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Daisies: How to Plant and Care for Your Gerbera Plant

One of the most popular flowers available, a daisy or gerbera plant is a carefree and adaptable choice for your garden.  Once you know how to start seeds, plant out and care for this flower, it will soon become your favorite.

Gerbera daisies have an open, friendly face with petals fanned out in a circular shape and a button center.  They usually grow to a bloom size of 3 ½ to 5 inches across.  The daisy is an almost universal symbol for cheerful gardening.  Available in many colors of the rainbow including red, yellow, orange, pink and white, there is sure to be a daisy that suits your fancy.  In warmer climates they are perennial and even in colder zones, they thrive well as an annual.

They are especially suitable for cut flowers or growing indoors as a potted plant.  NASA actually named the gerbera on its list of plants that provide indoor filtering, making the air inside your home healthier.  A gerbera plant will last a long time in a pot or vase and is also attractive when dried.

Daisies start well from seed indoors and out.  If you’re seeding outdoors, be sure it is warm enough and plant in full sun.  For indoor seed starts, use peat pellets in a spot with high humidity and warm temperatures (68 to 72 degrees).  Look for seeds that are plump as that indicates fertility.  Be sure to keep the peat moist as the seed germinates and keep it covered to maintain humidity until at least three full leaves have sprouted.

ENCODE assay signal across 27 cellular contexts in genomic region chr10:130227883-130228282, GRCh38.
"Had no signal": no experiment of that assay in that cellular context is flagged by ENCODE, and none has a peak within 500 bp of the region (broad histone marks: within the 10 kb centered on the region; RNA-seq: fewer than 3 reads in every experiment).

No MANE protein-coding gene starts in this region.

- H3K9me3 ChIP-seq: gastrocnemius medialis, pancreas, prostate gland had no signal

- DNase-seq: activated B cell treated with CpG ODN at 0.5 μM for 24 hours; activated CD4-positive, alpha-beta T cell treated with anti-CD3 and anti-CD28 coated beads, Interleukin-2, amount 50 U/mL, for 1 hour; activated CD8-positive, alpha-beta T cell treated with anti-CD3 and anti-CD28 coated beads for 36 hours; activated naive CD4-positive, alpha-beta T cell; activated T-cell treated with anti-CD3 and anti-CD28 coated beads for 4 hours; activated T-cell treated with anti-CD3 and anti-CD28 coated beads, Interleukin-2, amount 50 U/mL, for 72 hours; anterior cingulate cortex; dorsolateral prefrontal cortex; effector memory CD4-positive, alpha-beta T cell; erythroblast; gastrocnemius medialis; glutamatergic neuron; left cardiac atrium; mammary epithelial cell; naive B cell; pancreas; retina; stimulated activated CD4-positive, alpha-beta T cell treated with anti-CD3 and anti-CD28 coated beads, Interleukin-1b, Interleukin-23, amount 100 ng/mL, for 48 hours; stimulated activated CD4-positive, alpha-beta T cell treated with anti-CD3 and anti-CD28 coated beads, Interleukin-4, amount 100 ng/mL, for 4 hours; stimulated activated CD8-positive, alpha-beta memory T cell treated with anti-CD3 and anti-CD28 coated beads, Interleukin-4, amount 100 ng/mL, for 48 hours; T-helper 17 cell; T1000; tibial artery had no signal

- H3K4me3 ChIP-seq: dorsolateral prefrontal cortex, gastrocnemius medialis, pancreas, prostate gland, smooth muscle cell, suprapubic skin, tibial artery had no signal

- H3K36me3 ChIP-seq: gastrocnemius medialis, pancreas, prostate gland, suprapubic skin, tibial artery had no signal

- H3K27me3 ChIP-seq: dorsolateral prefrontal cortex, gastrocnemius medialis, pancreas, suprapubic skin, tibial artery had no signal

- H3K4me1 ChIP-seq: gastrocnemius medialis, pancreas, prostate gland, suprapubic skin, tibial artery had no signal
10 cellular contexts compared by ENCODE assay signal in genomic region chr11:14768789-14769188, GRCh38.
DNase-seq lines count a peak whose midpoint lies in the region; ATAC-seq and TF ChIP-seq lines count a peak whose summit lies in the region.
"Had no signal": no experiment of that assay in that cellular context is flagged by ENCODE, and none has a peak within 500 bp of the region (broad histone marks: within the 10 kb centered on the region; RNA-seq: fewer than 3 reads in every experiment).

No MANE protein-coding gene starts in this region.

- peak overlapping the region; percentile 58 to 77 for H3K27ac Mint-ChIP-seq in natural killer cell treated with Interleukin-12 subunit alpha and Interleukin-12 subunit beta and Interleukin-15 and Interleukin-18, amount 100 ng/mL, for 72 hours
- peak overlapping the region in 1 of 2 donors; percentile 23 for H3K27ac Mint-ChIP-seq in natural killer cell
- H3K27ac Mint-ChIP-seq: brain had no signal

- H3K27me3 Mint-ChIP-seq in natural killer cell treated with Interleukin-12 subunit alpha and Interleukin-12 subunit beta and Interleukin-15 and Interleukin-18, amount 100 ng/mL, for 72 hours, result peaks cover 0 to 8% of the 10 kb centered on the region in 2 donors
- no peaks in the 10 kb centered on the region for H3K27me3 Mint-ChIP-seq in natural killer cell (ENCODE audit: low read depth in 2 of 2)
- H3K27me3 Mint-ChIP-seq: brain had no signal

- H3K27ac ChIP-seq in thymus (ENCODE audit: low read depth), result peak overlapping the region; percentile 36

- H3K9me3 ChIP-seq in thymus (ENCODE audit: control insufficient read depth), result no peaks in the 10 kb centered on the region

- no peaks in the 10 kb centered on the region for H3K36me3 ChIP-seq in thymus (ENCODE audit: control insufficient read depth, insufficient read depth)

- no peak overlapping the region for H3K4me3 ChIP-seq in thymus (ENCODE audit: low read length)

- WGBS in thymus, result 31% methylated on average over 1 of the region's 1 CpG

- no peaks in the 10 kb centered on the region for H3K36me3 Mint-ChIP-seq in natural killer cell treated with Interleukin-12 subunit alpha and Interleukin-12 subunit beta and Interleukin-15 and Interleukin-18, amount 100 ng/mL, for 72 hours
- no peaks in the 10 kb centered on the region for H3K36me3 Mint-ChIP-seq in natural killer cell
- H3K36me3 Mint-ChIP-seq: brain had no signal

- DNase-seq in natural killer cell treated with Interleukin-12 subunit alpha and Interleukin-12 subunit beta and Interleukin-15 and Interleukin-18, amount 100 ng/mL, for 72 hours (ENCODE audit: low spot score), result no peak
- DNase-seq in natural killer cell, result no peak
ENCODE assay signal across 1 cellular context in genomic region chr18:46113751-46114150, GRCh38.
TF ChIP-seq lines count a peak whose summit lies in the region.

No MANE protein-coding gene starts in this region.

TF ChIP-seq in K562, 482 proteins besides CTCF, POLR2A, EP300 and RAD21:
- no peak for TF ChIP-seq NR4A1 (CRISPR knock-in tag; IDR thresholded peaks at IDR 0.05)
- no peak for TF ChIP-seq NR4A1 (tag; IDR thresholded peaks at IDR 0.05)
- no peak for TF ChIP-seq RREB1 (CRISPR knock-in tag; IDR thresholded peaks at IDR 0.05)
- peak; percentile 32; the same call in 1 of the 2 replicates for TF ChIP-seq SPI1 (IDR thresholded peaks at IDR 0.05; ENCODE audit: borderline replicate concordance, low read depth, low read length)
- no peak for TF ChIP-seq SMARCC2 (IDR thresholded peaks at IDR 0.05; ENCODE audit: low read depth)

Once ready to go outside (depending on exterior temperatures and age of the seedling – usually six weeks after germination), be sure to plant them in a sunny spot.  Since gerbera plants are members of the same family as the sun flower, they thrive in 6 or more hours of sun each day.  More sun means more blooms.  In hot, southern climates you will want to make sure that they stay watered and don’t have too much direct sunlight or they will burn and wilt.

Also make sure that you’ve planted your daisies in well drained soil.  They don’t enjoy heavy clay and can be planted on slopes.  If you keep them in pots or indoors, make sure the pots are well drained, such as by poking holes in the bottom or using a multi-layered pot.  Daisies do not like soaking roots. 

Keep the crown (spot where the stem meets the roots) just above the soil.  This will help to inhibit rot.  Use a good quality mulch to maintain moisture and prevent too many weeds.

Try and fertilize or feed your gerbera plant about every two weeks.  This will allow for full blooming potential.  The flowers will stay bright and plentiful for much longer if your daisy is fed well.  Use a general plant food in liquid form or a slow release plant food sprinkled in the soil around your daisy.

One important thing to remember about the gerbera plant is the step of deadheading.  This is when you snip or clip the spent blooms from the stem, promoting better health and continuous bloom.  Use sharp pruners or scissors to snip just below the flower head.  This will direct the plant’s energy back down resulting in more buds.  When harvesting for cut flowers make sure to cut the stem at an angle and remove any remaining leaves before putting it in water.

Sometimes a gerbera plant can fall victim to mildew or fungus.  This could mean that the humidity level is too high where the plant is growing.  Either move the pot or transplant the flower to a different location in your garden.  Also watch for mites, aphids and leaf miners.  Use a good quality insecticide soap to discourage these pests.

Your gerbera plant will thrive with these tips and plenty of loving care by you.  Then you can enjoy the sunny blooms for many years to come.


 


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